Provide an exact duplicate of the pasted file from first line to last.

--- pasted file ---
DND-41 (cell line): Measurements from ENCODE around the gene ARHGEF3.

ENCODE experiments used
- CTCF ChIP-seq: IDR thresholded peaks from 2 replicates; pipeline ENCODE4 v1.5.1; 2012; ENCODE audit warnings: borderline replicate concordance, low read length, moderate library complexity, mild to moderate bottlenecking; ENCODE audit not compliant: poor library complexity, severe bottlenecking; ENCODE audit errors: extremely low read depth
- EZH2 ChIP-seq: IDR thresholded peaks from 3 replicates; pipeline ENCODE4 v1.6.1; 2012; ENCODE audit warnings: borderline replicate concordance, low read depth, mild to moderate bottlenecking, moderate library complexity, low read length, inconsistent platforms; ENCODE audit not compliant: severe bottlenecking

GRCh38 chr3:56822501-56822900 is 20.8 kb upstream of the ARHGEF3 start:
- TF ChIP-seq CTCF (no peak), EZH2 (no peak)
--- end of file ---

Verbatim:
DND-41 (cell line): Measurements from ENCODE around the gene ARHGEF3.

ENCODE experiments used
- CTCF ChIP-seq: IDR thresholded peaks from 2 replicates; pipeline ENCODE4 v1.5.1; 2012; ENCODE audit warnings: borderline replicate concordance, low read length, moderate library complexity, mild to moderate bottlenecking; ENCODE audit not compliant: poor library complexity, severe bottlenecking; ENCODE audit errors: extremely low read depth
- EZH2 ChIP-seq: IDR thresholded peaks from 3 replicates; pipeline ENCODE4 v1.6.1; 2012; ENCODE audit warnings: borderline replicate concordance, low read depth, mild to moderate bottlenecking, moderate library complexity, low read length, inconsistent platforms; ENCODE audit not compliant: severe bottlenecking

GRCh38 chr3:56822501-56822900 is 20.8 kb upstream of the ARHGEF3 start:
- TF ChIP-seq CTCF (no peak), EZH2 (no peak)